The Inflation Reduction Act of 2022 is packed with provisions about tax calculation and collection and climate change. It’s also got provisions worthy of the attention of anyone handling injury cases. Some of these provisions have been widely, but not fully, publicized.
Medical Insurance Premiums
Remember those three ways to evaluate future medical expenses? People who get their health insurance through health exchanges like Covered California were scheduled to see a major rise in premium expense at the end of this year. The Department of Health and Human Services projected that three million people would lose their health insurance coverage. The Inflation Reduction Act continues the subsidies that make premiums under the Affordable Care Act actually affordable through 2025.
2025?, you may say. That’s not very long when computing a person’s lifetime medical expense. True, but it is also true that once a public benefit is entrenched, Congress would find it very difficult to take it away. Skilled negotiators know how to fashion settlements which anticipate these events.
Downward Pressure on Medication Expense
Drug companies’ profits are soaring. One reason is that when Part D coverage became law, the compromise was a ban on Medicare being able to negotiate drug prices with drug companies. This contrasts with the way the Veterans Administration manages their drug costs. Medicare accounts for one-third of all prescription spending in the United States.
While there has been a lot of publicity about the new law granting Medicare negotiation power for the first time, the benefit is more meager than at first glance. First, it doesn’t start until 2026, and even then it’s not a blanket change. It applies to 10 drugs in 2026, 15 in 2027, 30 in 2028 and 40 in 2029 and after. The affected medications are to be chosen from the 100 most expensive pharmaceuticals (50 from Part D, 50 from Part B). What’s more, the drugs subject to price negotiation cannot include conventional drugs that have been approved for marketing for nine years, biotech products with marketing approval for13 years, or “orphan” drugs — those with exclusive FDA approval to treat certain rare conditions. This brings most drugs close to the end of the life of their patent, after which lower-cost generics will become available.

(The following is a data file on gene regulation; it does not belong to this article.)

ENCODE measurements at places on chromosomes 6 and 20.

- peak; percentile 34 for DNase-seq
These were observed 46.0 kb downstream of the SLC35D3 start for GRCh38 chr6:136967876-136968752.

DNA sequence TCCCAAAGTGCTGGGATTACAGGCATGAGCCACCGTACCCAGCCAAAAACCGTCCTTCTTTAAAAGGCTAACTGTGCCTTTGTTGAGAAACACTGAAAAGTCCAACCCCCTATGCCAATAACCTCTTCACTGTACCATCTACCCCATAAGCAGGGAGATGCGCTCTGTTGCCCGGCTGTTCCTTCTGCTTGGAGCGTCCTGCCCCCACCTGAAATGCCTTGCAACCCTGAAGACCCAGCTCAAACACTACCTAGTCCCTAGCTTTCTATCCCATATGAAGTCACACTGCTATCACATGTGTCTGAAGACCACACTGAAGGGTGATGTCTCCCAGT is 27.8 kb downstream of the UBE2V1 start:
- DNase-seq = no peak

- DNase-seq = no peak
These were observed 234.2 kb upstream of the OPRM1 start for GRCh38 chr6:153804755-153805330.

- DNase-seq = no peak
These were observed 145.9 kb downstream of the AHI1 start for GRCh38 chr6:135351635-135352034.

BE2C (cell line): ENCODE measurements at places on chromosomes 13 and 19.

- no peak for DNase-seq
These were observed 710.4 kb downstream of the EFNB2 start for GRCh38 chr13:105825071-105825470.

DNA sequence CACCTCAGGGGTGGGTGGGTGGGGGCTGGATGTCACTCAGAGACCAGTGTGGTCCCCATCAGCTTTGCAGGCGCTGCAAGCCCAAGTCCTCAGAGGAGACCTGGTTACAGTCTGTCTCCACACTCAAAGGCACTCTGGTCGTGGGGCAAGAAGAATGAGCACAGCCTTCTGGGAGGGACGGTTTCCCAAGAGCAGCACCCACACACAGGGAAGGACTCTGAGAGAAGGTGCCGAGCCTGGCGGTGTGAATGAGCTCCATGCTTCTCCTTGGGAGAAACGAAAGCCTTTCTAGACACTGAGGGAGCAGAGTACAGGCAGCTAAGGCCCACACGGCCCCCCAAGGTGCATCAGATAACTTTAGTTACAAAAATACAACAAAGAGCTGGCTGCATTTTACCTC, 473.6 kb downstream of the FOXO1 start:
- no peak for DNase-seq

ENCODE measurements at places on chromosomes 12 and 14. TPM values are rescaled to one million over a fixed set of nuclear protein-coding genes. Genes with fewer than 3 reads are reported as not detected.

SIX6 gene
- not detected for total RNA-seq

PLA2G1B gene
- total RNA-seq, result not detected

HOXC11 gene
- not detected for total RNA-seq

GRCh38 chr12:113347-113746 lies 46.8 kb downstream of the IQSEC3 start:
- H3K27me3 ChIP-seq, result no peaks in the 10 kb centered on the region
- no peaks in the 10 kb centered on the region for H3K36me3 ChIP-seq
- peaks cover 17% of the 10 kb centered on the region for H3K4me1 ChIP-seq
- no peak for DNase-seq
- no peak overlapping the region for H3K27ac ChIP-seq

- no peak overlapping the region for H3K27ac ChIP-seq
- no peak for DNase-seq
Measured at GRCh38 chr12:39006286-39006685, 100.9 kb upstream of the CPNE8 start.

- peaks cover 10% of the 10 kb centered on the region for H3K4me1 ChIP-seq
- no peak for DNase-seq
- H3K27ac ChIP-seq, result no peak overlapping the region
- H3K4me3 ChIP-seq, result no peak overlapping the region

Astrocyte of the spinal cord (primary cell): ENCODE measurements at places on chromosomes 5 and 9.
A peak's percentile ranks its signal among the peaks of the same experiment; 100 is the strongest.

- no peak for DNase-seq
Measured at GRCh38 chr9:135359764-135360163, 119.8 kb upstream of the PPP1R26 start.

Those of us who have been evaluating future medical expenses for a while have learned not to rely on prescription costs decreasing because the injured person’s current medications are going off-patent. Drug companies are always innovating. Just when it seems like the availability of a generic will reduce ongoing prescription expense, the injured person gains access to a new, better drug with a high price tag.
The Inflation Reduction Act limits out-of-pocket spending by Part D enrollees to $2,000 per year. Premium increases are limited to 6% a year from 2023 through 2030. These limits provide better insurance coverage, but due to the collateral source (civil) and primary payer (WC) rules, won’t change case evaluation without meaningful price reduction. On the other hand, the limitation on how much the injured person will actually have to pay can encourage greater negotiation flexibility.Stay Vigilant
Depending on how the political winds blow, these changes might be just the first step toward changing how Americans pay for healthcare. Or it may take decades before more important changes occur. News reports typically ignore the effect of such laws on dispute negotiations, so you will have to read between the lines and stay alert. Working with a skilled, experienced mediator can help you navigate these shoals.